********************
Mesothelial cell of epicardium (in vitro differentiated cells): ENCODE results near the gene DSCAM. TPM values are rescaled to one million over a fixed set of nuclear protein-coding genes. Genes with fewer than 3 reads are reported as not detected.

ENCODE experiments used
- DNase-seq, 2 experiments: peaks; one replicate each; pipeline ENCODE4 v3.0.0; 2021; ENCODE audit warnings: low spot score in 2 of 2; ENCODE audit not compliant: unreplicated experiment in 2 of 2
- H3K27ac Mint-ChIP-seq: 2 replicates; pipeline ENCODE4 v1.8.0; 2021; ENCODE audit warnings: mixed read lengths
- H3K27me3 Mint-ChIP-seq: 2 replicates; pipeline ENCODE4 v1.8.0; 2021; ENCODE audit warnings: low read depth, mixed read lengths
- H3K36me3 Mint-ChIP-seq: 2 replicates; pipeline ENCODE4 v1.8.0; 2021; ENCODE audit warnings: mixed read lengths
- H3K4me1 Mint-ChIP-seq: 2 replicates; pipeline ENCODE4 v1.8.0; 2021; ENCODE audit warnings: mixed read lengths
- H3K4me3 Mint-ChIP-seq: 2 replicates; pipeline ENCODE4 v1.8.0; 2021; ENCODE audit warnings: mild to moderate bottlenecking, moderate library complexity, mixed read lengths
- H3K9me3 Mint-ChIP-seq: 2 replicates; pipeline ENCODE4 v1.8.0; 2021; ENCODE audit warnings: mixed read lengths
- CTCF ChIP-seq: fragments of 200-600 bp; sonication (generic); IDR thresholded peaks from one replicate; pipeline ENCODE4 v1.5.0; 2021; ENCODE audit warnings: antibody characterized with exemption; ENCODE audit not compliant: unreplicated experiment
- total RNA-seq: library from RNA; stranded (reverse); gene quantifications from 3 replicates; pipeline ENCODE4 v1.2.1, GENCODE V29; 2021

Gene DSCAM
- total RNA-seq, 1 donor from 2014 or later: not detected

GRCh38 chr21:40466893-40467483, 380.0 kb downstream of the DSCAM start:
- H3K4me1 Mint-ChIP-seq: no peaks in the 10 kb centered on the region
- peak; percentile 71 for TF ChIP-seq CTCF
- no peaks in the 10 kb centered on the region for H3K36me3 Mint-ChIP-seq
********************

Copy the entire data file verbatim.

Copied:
Mesothelial cell of epicardium (in vitro differentiated cells): ENCODE results near the gene DSCAM. TPM values are rescaled to one million over a fixed set of nuclear protein-coding genes. Genes with fewer than 3 reads are reported as not detected.

ENCODE experiments used
- DNase-seq, 2 experiments: peaks; one replicate each; pipeline ENCODE4 v3.0.0; 2021; ENCODE audit warnings: low spot score in 2 of 2; ENCODE audit not compliant: unreplicated experiment in 2 of 2
- H3K27ac Mint-ChIP-seq: 2 replicates; pipeline ENCODE4 v1.8.0; 2021; ENCODE audit warnings: mixed read lengths
- H3K27me3 Mint-ChIP-seq: 2 replicates; pipeline ENCODE4 v1.8.0; 2021; ENCODE audit warnings: low read depth, mixed read lengths
- H3K36me3 Mint-ChIP-seq: 2 replicates; pipeline ENCODE4 v1.8.0; 2021; ENCODE audit warnings: mixed read lengths
- H3K4me1 Mint-ChIP-seq: 2 replicates; pipeline ENCODE4 v1.8.0; 2021; ENCODE audit warnings: mixed read lengths
- H3K4me3 Mint-ChIP-seq: 2 replicates; pipeline ENCODE4 v1.8.0; 2021; ENCODE audit warnings: mild to moderate bottlenecking, moderate library complexity, mixed read lengths
- H3K9me3 Mint-ChIP-seq: 2 replicates; pipeline ENCODE4 v1.8.0; 2021; ENCODE audit warnings: mixed read lengths
- CTCF ChIP-seq: fragments of 200-600 bp; sonication (generic); IDR thresholded peaks from one replicate; pipeline ENCODE4 v1.5.0; 2021; ENCODE audit warnings: antibody characterized with exemption; ENCODE audit not compliant: unreplicated experiment
- total RNA-seq: library from RNA; stranded (reverse); gene quantifications from 3 replicates; pipeline ENCODE4 v1.2.1, GENCODE V29; 2021

Gene DSCAM
- total RNA-seq, 1 donor from 2014 or later: not detected

GRCh38 chr21:40466893-40467483, 380.0 kb downstream of the DSCAM start:
- H3K4me1 Mint-ChIP-seq: no peaks in the 10 kb centered on the region
- peak; percentile 71 for TF ChIP-seq CTCF
- no peaks in the 10 kb centered on the region for H3K36me3 Mint-ChIP-seq